Complex gold deposits are generally characterised by variable geometries, strong structural controls on grade distribution and a high-nugget effect. The use of diamond drilling and fire assays in this environment often results in an understatement of grade. Bulk samples are likely to be the closest estimators of true grade, and may be required to evaluate geological/grade risk during resource estimation/feasibility studies. Any bulk sampling program requires appropriate planning and implementation. The planning stage should attempt to delimit the extent and nature of mineralisation; characterise mineralogy and metallurgical properties of the ore; and define bulk sample size and how it will be sampled/processed. The approach to sample processing will be governed by the results of metallurgical testing and geological knowledge. Careful design of sampling protocols must be undertaken through material characterisation, understanding of gold particle sizing and the application of Gy's Sampling Theory.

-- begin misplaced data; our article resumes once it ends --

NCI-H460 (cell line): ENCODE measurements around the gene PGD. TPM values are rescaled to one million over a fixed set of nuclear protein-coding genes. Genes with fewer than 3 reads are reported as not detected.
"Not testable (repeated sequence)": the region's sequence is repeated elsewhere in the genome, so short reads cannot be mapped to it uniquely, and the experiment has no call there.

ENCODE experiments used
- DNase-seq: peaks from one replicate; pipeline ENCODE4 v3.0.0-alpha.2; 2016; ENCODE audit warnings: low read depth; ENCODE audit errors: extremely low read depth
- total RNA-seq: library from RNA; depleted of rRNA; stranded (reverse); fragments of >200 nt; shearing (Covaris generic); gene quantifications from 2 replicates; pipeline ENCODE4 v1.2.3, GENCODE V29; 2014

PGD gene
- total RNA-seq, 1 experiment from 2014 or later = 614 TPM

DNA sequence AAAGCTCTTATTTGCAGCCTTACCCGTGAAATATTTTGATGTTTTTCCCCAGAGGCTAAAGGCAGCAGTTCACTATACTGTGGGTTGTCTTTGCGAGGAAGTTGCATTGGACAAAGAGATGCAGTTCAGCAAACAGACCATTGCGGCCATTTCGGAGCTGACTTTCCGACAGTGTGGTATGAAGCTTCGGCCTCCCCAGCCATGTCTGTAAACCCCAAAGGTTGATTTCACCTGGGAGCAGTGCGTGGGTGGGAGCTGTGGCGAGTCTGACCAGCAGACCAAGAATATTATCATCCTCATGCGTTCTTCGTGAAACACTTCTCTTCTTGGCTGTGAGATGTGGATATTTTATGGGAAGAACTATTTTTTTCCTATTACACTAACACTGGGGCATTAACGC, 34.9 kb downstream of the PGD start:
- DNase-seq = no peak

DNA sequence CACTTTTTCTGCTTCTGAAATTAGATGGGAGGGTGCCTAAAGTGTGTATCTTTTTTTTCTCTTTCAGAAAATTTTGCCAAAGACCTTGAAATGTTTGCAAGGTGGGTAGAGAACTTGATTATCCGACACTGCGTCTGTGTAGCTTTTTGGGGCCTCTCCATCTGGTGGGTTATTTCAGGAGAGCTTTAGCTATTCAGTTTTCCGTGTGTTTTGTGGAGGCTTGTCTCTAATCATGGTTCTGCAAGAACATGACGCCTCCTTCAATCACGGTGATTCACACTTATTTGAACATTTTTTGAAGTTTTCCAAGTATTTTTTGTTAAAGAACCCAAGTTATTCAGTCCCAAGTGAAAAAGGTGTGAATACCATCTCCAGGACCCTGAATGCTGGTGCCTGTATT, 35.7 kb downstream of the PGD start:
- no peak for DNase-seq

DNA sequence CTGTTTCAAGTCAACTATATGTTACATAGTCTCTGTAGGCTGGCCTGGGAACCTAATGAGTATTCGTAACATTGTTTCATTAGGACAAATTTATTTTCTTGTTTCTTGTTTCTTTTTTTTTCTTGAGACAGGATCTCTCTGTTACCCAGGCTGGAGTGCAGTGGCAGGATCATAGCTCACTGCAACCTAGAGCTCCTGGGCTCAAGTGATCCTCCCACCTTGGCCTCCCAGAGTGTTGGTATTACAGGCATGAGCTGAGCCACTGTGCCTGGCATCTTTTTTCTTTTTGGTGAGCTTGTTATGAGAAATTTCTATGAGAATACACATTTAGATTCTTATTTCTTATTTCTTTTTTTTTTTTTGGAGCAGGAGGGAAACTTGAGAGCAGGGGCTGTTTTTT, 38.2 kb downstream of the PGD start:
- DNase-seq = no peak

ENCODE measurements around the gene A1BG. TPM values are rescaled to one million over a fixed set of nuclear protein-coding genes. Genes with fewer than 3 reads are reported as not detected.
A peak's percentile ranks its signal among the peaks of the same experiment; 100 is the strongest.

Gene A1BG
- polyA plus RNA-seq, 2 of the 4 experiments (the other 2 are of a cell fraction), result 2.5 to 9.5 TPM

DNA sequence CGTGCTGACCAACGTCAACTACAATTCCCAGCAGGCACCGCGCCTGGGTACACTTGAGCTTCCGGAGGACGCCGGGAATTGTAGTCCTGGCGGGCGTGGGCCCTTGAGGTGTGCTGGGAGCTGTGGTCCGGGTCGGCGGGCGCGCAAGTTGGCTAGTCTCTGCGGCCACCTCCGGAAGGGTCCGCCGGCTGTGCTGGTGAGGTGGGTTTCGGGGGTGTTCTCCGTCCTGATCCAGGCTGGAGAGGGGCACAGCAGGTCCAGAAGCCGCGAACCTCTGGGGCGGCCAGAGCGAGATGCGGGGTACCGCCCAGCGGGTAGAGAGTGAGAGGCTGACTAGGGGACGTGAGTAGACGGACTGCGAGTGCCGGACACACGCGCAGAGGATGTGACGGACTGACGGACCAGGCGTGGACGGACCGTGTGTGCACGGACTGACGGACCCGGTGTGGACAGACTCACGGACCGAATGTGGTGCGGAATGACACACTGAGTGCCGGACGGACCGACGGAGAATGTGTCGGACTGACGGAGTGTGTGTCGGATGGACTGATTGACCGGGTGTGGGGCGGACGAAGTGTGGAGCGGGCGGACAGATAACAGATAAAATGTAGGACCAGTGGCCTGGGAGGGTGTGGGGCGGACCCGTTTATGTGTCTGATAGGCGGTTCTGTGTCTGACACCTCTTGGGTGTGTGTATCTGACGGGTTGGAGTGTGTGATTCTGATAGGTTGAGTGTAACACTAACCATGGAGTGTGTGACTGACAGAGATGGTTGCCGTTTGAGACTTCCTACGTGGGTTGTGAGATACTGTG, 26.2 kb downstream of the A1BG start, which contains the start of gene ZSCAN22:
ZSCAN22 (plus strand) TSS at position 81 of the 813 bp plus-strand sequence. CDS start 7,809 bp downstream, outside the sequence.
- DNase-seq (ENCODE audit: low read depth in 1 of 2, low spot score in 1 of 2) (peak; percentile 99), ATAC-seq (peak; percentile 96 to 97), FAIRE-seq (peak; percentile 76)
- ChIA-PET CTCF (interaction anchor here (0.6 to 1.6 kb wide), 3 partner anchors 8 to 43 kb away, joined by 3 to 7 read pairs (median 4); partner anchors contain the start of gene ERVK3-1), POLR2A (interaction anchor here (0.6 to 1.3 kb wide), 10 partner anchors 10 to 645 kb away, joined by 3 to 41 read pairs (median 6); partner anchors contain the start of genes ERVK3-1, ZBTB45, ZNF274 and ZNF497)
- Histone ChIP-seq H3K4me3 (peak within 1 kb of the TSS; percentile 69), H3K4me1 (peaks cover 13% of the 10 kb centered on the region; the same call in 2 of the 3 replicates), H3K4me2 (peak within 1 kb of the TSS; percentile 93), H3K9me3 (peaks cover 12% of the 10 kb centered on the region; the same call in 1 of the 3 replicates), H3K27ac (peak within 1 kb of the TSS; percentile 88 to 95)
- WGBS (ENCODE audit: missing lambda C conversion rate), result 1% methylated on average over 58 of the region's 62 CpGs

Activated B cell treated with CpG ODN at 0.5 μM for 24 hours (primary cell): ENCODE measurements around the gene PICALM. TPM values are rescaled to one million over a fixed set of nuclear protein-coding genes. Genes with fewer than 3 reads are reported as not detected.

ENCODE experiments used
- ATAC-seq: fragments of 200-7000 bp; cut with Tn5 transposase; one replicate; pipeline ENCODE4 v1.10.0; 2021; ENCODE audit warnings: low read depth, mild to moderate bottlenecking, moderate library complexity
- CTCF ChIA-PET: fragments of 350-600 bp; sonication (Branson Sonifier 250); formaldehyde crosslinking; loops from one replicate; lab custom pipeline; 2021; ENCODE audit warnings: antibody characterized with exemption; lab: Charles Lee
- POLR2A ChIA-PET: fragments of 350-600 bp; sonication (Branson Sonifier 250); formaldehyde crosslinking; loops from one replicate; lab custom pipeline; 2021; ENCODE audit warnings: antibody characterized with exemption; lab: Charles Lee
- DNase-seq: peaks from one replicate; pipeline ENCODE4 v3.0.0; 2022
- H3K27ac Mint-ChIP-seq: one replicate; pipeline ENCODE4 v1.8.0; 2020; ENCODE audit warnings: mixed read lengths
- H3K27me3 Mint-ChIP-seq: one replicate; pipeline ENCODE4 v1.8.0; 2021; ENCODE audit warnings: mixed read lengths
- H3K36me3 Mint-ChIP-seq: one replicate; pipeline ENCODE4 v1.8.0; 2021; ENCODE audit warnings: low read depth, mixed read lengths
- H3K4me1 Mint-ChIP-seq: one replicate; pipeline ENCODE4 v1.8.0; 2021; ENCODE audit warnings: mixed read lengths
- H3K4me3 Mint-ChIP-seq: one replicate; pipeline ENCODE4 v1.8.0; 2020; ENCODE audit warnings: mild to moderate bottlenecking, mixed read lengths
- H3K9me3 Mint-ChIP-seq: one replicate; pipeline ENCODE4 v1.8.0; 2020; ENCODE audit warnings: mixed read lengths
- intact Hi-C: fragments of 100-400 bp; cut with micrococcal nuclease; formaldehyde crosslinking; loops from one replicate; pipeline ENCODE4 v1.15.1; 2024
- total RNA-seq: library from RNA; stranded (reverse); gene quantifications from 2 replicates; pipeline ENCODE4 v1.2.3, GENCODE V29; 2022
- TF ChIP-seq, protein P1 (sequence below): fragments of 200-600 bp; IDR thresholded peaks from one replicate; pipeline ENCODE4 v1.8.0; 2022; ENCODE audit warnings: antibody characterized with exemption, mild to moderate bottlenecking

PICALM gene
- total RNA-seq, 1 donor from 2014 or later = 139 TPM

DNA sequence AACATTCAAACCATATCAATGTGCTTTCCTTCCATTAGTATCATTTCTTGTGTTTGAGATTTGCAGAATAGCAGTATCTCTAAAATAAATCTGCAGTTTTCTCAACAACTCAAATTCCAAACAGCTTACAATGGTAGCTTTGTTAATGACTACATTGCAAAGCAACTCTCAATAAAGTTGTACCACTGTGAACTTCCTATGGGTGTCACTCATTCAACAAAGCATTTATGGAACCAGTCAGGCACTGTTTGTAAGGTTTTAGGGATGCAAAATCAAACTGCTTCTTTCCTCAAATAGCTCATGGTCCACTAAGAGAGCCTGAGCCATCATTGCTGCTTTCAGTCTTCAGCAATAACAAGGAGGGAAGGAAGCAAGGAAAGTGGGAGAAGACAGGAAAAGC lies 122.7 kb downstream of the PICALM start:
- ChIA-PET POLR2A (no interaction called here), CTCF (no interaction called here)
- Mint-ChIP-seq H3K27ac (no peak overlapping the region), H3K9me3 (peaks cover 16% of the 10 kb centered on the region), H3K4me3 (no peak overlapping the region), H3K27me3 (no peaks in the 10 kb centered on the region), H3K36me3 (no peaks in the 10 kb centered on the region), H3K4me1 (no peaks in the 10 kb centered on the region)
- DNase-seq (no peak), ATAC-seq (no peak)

This paper looks at two ways to estimate the bulk mineralogy of the rocks for assay intervals. The aim is to find an efficient indicator of the most common minerals in the rock. Phase (modal) analysis has traditionally been done using visual methods such as point counting and image analysis. A modern version of this process is the X-ray point counting routine using the SEM-EDS based software. These methods are too slow and expensive for routine analysis of bulk sample mineralogy at the normal assay spacing. Two sources of data were considered that provide information that can be used to determine the mineral abundance in assay samples. The most widely applied method is (semi-) quantitative X-ray diffraction (QXRD). The QXRD method is most applicable to major minerals and has limited application to minerals at low abundance. The nominal detection limit is 0.5 per cent. Values below five per cent have large errors. A second, less common, method is calculation of mineralogy from chemical assay data. Conversion of chemical analyses to mineralogical analyses depends on the unique chemical composition of each mineral. Elements only found in one mineral are easily accounted for, but many compositions are ambiguous. Deciding on the actual mineralogy is not simple. Recalculation of mineral mode from chemical analyses is more accurate than QXRD when the correct minerals, and mineral compositions, are known. Where only a few QXRD analyses are available they can be used to setup a protocol for calculation of mineralogy from assay data. Linear programming works well in this environment. The best results are obtained when both H 2O and CO 2 are directly measured. Loss-on-ignition (LOI) should be included if these are not available. Where both QXRD and chemical analysis are available for all samples, the best results are obtained using the least squared method to merge the data sets assuming QXRD has much higher analytical errors than chemical assays. The combined method provides more robust results because the high abundance minerals are controlled by the QXRD measurements while the chemical assays improve the precision for low abundance minerals.